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|Title:||The Politics of The Culture of Control: Undoing Genealogy|
|Citation:||Economy and Society, 2005, 34 (1), pp.154-172|
|Abstract:||The third volume of David Garland's trilogy attempts to characterize recent developments in the field of crime control and criminal justice in terms of the emergence of a ‘culture of control’. For these purposes the author claims to use the genealogical method developed by Michel Foucault. This essay argues that Garland's selective reliance on this method amounts to an undoing of the Foucauldian ‘project’ insofar as it re-introduces the objectivity/subjectivity dichotomy which Foucault had tried to subvert throughout his work. This undoing entails profound consequences for the politics of The Culture of Control, which concludes on a reformist proposition that forsakes a form of resistance grounded on the awareness of its own, intrinsic limitations.|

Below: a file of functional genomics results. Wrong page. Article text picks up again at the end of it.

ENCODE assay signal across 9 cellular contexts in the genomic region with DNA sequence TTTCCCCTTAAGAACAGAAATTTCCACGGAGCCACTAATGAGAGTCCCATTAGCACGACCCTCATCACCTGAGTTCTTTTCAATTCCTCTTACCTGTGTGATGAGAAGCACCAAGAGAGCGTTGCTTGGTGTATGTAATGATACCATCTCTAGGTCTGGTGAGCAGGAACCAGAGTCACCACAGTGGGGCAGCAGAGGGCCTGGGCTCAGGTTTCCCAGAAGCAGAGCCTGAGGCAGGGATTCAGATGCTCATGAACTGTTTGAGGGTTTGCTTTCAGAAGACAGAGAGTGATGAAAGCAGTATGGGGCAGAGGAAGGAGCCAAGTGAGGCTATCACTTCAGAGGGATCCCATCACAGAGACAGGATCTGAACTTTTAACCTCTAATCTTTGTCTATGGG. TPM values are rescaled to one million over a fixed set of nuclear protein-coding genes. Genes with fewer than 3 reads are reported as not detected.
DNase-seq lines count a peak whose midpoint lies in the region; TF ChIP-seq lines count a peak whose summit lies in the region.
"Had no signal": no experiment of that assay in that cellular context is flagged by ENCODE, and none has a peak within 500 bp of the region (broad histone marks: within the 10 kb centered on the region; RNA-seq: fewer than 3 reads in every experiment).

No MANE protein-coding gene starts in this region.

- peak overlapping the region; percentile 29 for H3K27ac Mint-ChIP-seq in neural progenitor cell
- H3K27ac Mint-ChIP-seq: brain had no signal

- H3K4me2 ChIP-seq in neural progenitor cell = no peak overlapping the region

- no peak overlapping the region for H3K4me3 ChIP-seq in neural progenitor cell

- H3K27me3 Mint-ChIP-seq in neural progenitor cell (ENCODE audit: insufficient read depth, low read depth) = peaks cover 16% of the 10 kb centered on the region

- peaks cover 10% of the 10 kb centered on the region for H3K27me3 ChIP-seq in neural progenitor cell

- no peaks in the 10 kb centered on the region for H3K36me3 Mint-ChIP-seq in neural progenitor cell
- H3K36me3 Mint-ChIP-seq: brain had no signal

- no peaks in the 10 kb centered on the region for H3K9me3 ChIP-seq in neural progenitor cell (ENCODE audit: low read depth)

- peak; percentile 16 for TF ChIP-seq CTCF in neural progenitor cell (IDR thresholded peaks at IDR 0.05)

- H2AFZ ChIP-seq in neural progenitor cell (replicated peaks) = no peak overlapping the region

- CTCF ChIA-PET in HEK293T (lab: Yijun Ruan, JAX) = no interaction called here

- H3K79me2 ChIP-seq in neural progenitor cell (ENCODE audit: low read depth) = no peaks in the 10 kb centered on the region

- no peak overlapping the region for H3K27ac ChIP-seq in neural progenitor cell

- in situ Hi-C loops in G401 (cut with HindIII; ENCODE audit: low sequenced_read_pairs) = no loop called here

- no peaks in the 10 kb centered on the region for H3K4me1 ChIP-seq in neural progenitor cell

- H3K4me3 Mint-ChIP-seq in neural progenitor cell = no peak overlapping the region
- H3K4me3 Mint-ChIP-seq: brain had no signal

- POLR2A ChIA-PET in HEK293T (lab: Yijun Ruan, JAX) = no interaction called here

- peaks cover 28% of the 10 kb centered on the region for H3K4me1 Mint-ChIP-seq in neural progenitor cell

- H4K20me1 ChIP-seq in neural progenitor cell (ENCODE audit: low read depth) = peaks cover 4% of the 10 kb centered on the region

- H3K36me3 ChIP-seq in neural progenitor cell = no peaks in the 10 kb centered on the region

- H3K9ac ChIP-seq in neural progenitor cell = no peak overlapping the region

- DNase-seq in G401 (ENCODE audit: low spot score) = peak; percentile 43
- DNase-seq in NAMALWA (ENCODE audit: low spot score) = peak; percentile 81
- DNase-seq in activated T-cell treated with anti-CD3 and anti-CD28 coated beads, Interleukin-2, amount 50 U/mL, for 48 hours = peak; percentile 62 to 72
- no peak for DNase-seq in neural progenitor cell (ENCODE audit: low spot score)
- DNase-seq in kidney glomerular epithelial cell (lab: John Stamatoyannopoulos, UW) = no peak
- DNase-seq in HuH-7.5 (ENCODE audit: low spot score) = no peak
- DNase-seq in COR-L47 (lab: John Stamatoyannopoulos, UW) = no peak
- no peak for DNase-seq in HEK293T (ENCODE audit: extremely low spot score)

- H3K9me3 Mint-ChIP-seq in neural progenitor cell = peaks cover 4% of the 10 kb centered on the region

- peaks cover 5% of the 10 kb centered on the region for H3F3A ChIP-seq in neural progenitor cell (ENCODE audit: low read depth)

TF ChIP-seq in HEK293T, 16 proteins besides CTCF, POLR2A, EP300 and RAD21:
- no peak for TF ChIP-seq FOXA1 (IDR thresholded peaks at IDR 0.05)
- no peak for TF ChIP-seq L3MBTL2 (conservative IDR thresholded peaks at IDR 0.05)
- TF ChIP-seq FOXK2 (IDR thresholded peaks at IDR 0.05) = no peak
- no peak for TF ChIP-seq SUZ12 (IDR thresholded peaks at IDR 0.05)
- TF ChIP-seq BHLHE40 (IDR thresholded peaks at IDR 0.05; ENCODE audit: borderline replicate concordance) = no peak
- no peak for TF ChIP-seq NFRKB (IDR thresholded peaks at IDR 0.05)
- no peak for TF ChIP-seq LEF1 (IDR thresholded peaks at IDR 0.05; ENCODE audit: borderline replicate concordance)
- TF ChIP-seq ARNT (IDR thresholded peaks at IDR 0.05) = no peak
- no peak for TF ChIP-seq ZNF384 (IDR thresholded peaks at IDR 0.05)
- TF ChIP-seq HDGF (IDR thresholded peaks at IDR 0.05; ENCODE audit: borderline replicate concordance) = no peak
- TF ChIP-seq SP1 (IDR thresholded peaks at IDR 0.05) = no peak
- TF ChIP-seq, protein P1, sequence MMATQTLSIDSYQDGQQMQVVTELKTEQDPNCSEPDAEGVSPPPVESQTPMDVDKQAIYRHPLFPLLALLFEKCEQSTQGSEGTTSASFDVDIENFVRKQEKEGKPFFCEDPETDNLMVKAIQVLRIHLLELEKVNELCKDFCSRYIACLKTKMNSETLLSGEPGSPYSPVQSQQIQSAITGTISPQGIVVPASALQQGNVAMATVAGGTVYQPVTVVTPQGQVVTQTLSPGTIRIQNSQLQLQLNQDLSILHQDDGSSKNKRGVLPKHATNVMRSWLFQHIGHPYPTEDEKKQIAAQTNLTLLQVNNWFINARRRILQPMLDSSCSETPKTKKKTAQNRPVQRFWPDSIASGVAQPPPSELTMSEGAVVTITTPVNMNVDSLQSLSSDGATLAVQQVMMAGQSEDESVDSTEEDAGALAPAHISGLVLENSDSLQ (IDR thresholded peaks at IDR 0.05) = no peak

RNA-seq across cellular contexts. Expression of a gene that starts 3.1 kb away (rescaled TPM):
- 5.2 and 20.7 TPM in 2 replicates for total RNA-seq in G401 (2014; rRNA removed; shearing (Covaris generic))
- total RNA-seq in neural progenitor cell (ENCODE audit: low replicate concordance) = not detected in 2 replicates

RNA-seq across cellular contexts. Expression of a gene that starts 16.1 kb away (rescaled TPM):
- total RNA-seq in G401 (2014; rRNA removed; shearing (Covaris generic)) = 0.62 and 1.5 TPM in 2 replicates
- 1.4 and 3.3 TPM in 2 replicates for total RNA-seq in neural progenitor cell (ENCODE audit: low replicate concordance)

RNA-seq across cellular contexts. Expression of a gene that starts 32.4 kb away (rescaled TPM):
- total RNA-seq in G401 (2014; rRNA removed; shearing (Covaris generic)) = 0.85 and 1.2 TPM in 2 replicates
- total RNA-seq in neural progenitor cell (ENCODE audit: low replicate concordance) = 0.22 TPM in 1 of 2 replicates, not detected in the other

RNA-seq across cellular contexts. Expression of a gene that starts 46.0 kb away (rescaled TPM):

|Appears in Collections:||Published Articles, School of Law|
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